Since 1979, Union Jack Pub–Broad Ripple has been a landmark in Indianapolis. UJP has the feel of an English pub with an American twist. We offer an extensive assortment of beers (including 21 rotating taps), malt scotches, and whiskies. Our innovative menu offers English fare, American pub favorites and our signature deep-dish pizza.

The recipe for our famous pizza has set the bar of excellence for more than 34 years; earning many “best of” awards throughout the years.  Many national chains have attempted to emulate our pizza and while it may have been duplicated it has never been replicated. To this day all of our top quality ingredients, recipes, and preparations remain unchanged, still making it the best pizza in the land!

Union Jack Pub has a place for everyone; family-friendly dining and an adult-friendly bar. Enjoy the energy of a soccer match, watch your favorite sports team, or just enjoy good drink, good food, and good friends (both old and new).

Thanks for your support,

Your Union Jack Pub–Broad Ripple Team

The History of Pubs

Among other hotly debated subjects discussed within the walls of a local pub, the argument for the importance of the English Pub as a community center is historically proved.  Much more than an establishment where drinks and food are consumed, the pub has been the meeting place for friends and strangers alike.    A venue where business and city planning was, and still is, discussed, colleagues also came together to mull over current events.   Travelers have known for centuries that they could locate warmth, nourishment and rest within the walls of a local pub.  And, of course, neighbors found a place to celebrate small victories and discuss tragedies, throughout war and peace.

Edgar, King of Kent regulated the size of drinking vessels during the tenth century.  This vessel was passed around the alehouse, each consumer’s portion measured and marked by a peg.  Drinkers often drank beyond their appropriated measure, taking the next drinker ‘down a peg or two’.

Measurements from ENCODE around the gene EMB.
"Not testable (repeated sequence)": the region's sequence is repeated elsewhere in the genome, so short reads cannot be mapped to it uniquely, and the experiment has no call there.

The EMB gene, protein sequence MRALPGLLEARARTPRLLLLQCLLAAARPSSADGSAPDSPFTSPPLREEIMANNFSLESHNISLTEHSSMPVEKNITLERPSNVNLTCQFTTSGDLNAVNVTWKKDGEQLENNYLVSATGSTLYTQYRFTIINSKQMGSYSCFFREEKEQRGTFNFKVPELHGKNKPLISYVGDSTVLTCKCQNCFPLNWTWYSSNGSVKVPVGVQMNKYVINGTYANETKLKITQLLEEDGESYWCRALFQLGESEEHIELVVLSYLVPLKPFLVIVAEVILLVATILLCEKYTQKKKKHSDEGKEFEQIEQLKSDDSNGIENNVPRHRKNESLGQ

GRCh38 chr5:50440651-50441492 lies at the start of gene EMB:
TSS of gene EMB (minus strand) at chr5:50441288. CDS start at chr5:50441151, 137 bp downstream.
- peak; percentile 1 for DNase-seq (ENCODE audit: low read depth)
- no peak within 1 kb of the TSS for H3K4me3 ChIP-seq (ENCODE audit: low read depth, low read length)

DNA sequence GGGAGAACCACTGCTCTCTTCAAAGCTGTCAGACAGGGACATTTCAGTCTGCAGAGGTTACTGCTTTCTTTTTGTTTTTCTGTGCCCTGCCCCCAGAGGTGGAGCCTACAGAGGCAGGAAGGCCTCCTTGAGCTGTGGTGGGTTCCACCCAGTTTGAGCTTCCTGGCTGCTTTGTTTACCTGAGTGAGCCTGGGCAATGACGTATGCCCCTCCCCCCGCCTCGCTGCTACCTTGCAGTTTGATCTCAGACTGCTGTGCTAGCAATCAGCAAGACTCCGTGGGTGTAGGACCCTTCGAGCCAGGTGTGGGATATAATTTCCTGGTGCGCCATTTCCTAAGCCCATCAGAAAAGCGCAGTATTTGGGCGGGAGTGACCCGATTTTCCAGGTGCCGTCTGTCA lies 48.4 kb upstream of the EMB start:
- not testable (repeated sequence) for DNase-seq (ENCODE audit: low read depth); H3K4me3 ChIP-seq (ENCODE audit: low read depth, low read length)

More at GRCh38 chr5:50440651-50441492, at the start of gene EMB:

Christianity brought a new taxation on ale in order to raise funds for church building; the brew becoming known as ‘scot ales’.  Some brewers made ale secretly to avoid the church tax.  Customers of these early tax evaders were accused of drinking ‘scot free’.

Growing industries and population began to pollute the water supplies during the Middle Ages.  As ale became the only safe drink, alehouses took on a more important role within society.

The reign of Elizabeth I (1558-1603) brought prosperity.  As the professional class developed, so did the need for a high class meeting place that became known as the tavern.  The alehouse was a place of necessity where the poor were sheltered, spending what little money they had.  The tavern was a place for leisure and pleasure where the lawyers, bankers, writers and civil servants met to eat superior food, drink ale and wine while relaxing in comfortable surroundings.

In the City of London, Dr. Samuel Johnson stated “…No, Sir; there is nothing which has yet been contrived by man, by which so much happiness is produced as by a good tavern or inn.”  It is safe to assume that the elite of England structured many ideas of growth in the comfort of a pub.

Although many variations and evolutions presented themselves throughout the centuries, the style of 20th Century pubs reflected a more wholesome, romanticized view of the Olde English Pub.  Today the pub still fills a special need as a meeting place for friends to enjoy good food and drink.  We hope you enjoy your visit to Union Jack Pub.  We look forward to meeting your needs in the best of British traditions.